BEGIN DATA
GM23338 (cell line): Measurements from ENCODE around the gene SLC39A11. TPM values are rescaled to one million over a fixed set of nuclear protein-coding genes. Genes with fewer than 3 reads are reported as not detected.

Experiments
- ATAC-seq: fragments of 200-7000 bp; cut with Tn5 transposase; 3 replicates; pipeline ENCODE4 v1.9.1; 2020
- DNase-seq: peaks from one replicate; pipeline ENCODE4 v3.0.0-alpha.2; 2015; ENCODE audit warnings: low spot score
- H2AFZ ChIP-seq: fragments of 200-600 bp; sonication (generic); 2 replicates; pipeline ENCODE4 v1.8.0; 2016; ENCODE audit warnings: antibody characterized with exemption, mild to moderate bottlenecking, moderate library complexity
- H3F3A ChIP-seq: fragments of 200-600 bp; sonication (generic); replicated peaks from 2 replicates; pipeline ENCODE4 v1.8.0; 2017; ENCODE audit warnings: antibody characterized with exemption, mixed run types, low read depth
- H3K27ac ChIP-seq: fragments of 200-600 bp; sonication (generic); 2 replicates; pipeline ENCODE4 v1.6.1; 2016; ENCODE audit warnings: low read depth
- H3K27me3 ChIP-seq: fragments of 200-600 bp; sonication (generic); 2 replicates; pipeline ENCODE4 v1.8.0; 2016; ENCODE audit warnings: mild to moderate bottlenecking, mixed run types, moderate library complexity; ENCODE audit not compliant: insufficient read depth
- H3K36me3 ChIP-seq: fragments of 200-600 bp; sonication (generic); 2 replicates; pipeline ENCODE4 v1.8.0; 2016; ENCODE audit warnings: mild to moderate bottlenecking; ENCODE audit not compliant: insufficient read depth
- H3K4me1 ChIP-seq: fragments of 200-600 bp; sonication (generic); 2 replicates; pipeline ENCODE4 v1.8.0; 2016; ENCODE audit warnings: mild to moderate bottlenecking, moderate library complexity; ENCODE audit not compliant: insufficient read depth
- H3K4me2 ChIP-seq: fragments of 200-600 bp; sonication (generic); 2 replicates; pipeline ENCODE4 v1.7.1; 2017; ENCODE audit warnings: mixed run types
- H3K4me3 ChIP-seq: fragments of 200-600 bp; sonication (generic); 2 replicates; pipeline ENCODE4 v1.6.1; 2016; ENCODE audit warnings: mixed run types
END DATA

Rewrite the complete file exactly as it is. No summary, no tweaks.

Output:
GM23338 (cell line): Measurements from ENCODE around the gene SLC39A11. TPM values are rescaled to one million over a fixed set of nuclear protein-coding genes. Genes with fewer than 3 reads are reported as not detected.

Experiments
- ATAC-seq: fragments of 200-7000 bp; cut with Tn5 transposase; 3 replicates; pipeline ENCODE4 v1.9.1; 2020
- DNase-seq: peaks from one replicate; pipeline ENCODE4 v3.0.0-alpha.2; 2015; ENCODE audit warnings: low spot score
- H2AFZ ChIP-seq: fragments of 200-600 bp; sonication (generic); 2 replicates; pipeline ENCODE4 v1.8.0; 2016; ENCODE audit warnings: antibody characterized with exemption, mild to moderate bottlenecking, moderate library complexity
- H3F3A ChIP-seq: fragments of 200-600 bp; sonication (generic); replicated peaks from 2 replicates; pipeline ENCODE4 v1.8.0; 2017; ENCODE audit warnings: antibody characterized with exemption, mixed run types, low read depth
- H3K27ac ChIP-seq: fragments of 200-600 bp; sonication (generic); 2 replicates; pipeline ENCODE4 v1.6.1; 2016; ENCODE audit warnings: low read depth
- H3K27me3 ChIP-seq: fragments of 200-600 bp; sonication (generic); 2 replicates; pipeline ENCODE4 v1.8.0; 2016; ENCODE audit warnings: mild to moderate bottlenecking, mixed run types, moderate library complexity; ENCODE audit not compliant: insufficient read depth
- H3K36me3 ChIP-seq: fragments of 200-600 bp; sonication (generic); 2 replicates; pipeline ENCODE4 v1.8.0; 2016; ENCODE audit warnings: mild to moderate bottlenecking; ENCODE audit not compliant: insufficient read depth
- H3K4me1 ChIP-seq: fragments of 200-600 bp; sonication (generic); 2 replicates; pipeline ENCODE4 v1.8.0; 2016; ENCODE audit warnings: mild to moderate bottlenecking, moderate library complexity; ENCODE audit not compliant: insufficient read depth
- H3K4me2 ChIP-seq: fragments of 200-600 bp; sonication (generic); 2 replicates; pipeline ENCODE4 v1.7.1; 2017; ENCODE audit warnings: mixed run types
- H3K4me3 ChIP-seq: fragments of 200-600 bp; sonication (generic); 2 replicates; pipeline ENCODE4 v1.6.1; 2016; ENCODE audit warnings: mixed run types